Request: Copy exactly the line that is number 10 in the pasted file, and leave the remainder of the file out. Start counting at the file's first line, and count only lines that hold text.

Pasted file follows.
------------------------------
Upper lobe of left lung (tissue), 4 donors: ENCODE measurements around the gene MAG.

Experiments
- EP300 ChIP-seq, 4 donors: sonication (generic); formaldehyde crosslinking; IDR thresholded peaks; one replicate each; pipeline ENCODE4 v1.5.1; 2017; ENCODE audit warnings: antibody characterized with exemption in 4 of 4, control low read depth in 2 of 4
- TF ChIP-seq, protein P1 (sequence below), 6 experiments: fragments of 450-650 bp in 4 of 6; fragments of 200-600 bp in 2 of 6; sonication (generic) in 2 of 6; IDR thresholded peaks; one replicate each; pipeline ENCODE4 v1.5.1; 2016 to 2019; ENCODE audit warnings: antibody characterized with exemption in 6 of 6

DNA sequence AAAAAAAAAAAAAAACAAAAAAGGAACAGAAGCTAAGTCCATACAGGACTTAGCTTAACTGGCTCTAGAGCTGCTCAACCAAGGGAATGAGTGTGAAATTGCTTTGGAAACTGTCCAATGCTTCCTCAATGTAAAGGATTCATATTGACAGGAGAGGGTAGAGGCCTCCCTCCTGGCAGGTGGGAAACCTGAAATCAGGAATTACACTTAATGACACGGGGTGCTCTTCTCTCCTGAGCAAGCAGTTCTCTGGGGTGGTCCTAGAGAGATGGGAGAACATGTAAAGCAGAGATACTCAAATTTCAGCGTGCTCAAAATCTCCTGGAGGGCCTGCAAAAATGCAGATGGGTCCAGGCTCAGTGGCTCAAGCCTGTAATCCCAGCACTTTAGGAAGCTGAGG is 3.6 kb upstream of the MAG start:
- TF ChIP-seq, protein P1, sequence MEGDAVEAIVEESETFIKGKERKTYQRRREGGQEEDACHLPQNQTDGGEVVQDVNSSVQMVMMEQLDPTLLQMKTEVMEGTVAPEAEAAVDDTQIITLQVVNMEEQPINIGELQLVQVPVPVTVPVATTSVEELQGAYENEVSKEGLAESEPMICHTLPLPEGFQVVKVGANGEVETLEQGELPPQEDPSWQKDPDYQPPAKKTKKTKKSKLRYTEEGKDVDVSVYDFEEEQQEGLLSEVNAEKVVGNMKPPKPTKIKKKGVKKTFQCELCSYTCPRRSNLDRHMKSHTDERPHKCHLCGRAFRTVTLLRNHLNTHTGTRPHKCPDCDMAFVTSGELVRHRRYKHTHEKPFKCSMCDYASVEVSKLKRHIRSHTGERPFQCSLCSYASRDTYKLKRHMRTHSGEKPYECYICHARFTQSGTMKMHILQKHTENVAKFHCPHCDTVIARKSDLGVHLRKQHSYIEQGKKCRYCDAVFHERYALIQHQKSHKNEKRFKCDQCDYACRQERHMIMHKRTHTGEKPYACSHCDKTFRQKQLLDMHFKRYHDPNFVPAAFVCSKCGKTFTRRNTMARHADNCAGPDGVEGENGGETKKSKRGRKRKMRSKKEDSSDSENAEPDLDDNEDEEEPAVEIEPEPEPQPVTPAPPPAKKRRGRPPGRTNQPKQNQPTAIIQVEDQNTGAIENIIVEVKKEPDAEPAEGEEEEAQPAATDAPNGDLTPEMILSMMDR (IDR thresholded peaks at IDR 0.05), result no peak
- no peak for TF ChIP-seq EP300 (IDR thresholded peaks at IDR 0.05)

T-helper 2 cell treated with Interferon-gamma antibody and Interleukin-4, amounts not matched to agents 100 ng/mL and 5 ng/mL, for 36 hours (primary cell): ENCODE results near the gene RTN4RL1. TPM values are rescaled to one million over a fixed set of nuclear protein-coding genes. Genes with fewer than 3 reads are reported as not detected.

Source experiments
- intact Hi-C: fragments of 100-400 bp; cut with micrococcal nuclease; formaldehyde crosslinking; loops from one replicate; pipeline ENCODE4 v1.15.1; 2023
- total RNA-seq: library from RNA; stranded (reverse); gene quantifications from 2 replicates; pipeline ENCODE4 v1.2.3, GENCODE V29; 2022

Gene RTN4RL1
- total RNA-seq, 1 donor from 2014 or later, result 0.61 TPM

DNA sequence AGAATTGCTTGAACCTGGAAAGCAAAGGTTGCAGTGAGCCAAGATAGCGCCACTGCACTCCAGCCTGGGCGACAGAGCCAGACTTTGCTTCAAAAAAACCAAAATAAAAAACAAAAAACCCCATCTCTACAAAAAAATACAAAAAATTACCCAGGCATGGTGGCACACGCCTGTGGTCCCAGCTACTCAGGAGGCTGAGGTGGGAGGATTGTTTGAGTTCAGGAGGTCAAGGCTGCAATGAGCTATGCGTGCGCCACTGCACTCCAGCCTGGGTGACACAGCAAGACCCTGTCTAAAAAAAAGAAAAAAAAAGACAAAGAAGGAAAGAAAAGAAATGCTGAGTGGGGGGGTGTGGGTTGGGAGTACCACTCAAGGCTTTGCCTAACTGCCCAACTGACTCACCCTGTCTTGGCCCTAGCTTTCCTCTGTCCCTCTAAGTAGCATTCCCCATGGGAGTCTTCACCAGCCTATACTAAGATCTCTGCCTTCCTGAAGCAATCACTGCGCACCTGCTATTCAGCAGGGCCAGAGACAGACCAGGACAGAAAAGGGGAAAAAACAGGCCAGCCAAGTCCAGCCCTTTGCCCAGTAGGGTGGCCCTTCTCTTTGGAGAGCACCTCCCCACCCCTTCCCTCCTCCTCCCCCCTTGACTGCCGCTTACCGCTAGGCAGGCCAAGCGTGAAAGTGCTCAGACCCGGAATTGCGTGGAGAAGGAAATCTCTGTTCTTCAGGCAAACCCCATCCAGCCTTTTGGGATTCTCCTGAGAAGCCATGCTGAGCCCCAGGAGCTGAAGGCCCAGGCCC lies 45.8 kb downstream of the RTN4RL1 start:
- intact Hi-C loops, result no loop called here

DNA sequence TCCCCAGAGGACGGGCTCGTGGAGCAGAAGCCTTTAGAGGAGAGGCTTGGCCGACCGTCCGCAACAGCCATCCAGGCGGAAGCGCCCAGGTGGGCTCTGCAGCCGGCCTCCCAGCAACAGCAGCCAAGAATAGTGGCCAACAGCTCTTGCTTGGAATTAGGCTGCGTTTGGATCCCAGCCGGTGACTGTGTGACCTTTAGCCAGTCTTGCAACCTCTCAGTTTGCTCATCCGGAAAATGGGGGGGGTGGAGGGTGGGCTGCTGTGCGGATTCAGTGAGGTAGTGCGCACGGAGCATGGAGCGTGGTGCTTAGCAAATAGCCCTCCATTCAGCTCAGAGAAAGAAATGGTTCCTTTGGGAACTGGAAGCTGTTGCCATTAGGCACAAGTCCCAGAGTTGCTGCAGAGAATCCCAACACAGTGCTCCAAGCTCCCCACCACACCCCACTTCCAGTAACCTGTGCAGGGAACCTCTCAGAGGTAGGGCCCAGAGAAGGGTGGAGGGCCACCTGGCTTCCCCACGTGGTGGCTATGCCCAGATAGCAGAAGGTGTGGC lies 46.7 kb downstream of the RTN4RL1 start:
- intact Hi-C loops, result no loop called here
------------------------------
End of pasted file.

- intact Hi-C: fragments of 100-400 bp; cut with micrococcal nuclease; formaldehyde crosslinking; loops from one replicate; pipeline ENCODE4 v1.15.1; 2023